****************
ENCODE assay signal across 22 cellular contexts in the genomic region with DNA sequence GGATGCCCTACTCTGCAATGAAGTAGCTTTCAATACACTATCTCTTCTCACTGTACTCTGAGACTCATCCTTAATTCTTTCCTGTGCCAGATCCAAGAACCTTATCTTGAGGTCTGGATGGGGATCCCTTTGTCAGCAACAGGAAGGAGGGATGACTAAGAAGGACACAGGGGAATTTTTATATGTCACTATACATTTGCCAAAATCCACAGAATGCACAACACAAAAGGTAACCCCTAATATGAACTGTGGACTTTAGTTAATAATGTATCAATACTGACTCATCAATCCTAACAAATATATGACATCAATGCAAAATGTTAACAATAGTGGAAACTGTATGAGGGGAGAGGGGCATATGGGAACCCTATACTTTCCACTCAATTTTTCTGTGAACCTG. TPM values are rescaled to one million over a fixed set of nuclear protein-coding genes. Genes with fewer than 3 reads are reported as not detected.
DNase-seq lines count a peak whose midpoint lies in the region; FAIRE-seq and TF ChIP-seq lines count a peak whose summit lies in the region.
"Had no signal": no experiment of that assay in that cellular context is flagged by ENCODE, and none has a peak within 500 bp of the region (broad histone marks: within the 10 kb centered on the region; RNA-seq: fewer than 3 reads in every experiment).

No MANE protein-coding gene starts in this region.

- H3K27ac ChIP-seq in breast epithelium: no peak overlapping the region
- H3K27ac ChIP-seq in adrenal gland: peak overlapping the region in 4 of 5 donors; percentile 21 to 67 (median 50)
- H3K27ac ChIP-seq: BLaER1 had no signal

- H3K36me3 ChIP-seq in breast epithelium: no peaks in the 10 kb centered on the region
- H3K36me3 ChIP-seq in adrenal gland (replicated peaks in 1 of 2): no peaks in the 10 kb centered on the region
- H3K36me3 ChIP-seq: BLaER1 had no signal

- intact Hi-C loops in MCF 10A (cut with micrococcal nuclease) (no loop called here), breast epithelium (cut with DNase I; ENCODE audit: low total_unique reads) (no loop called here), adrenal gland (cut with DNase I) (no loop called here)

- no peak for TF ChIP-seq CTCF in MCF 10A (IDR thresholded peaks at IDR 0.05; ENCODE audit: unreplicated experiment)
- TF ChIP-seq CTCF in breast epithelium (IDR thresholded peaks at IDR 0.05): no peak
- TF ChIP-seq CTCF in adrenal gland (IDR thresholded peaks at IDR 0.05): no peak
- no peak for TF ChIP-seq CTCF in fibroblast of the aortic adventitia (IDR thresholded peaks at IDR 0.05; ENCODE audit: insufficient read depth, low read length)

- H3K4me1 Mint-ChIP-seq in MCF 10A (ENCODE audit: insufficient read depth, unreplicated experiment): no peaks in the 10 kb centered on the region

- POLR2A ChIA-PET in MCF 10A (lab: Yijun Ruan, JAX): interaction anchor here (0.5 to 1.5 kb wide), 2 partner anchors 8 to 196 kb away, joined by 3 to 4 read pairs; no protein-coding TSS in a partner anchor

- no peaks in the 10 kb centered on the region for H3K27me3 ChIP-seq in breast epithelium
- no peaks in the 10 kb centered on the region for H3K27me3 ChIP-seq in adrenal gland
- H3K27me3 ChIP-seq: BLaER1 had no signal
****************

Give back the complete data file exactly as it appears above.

ENCODE assay signal across 22 cellular contexts in the genomic region with DNA sequence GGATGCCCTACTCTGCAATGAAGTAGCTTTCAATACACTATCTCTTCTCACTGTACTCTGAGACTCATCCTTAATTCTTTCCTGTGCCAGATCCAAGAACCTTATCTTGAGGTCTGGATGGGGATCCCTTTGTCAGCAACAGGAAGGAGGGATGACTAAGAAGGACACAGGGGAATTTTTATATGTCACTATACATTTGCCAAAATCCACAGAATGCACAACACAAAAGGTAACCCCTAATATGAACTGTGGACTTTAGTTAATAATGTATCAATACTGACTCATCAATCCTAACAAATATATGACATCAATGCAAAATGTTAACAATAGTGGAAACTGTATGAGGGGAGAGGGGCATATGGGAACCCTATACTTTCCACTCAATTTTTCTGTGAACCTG. TPM values are rescaled to one million over a fixed set of nuclear protein-coding genes. Genes with fewer than 3 reads are reported as not detected.
DNase-seq lines count a peak whose midpoint lies in the region; FAIRE-seq and TF ChIP-seq lines count a peak whose summit lies in the region.
"Had no signal": no experiment of that assay in that cellular context is flagged by ENCODE, and none has a peak within 500 bp of the region (broad histone marks: within the 10 kb centered on the region; RNA-seq: fewer than 3 reads in every experiment).

No MANE protein-coding gene starts in this region.

- H3K27ac ChIP-seq in breast epithelium: no peak overlapping the region
- H3K27ac ChIP-seq in adrenal gland: peak overlapping the region in 4 of 5 donors; percentile 21 to 67 (median 50)
- H3K27ac ChIP-seq: BLaER1 had no signal

- H3K36me3 ChIP-seq in breast epithelium: no peaks in the 10 kb centered on the region
- H3K36me3 ChIP-seq in adrenal gland (replicated peaks in 1 of 2): no peaks in the 10 kb centered on the region
- H3K36me3 ChIP-seq: BLaER1 had no signal

- intact Hi-C loops in MCF 10A (cut with micrococcal nuclease) (no loop called here), breast epithelium (cut with DNase I; ENCODE audit: low total_unique reads) (no loop called here), adrenal gland (cut with DNase I) (no loop called here)

- no peak for TF ChIP-seq CTCF in MCF 10A (IDR thresholded peaks at IDR 0.05; ENCODE audit: unreplicated experiment)
- TF ChIP-seq CTCF in breast epithelium (IDR thresholded peaks at IDR 0.05): no peak
- TF ChIP-seq CTCF in adrenal gland (IDR thresholded peaks at IDR 0.05): no peak
- no peak for TF ChIP-seq CTCF in fibroblast of the aortic adventitia (IDR thresholded peaks at IDR 0.05; ENCODE audit: insufficient read depth, low read length)

- H3K4me1 Mint-ChIP-seq in MCF 10A (ENCODE audit: insufficient read depth, unreplicated experiment): no peaks in the 10 kb centered on the region

- POLR2A ChIA-PET in MCF 10A (lab: Yijun Ruan, JAX): interaction anchor here (0.5 to 1.5 kb wide), 2 partner anchors 8 to 196 kb away, joined by 3 to 4 read pairs; no protein-coding TSS in a partner anchor

- no peaks in the 10 kb centered on the region for H3K27me3 ChIP-seq in breast epithelium
- no peaks in the 10 kb centered on the region for H3K27me3 ChIP-seq in adrenal gland
- H3K27me3 ChIP-seq: BLaER1 had no signal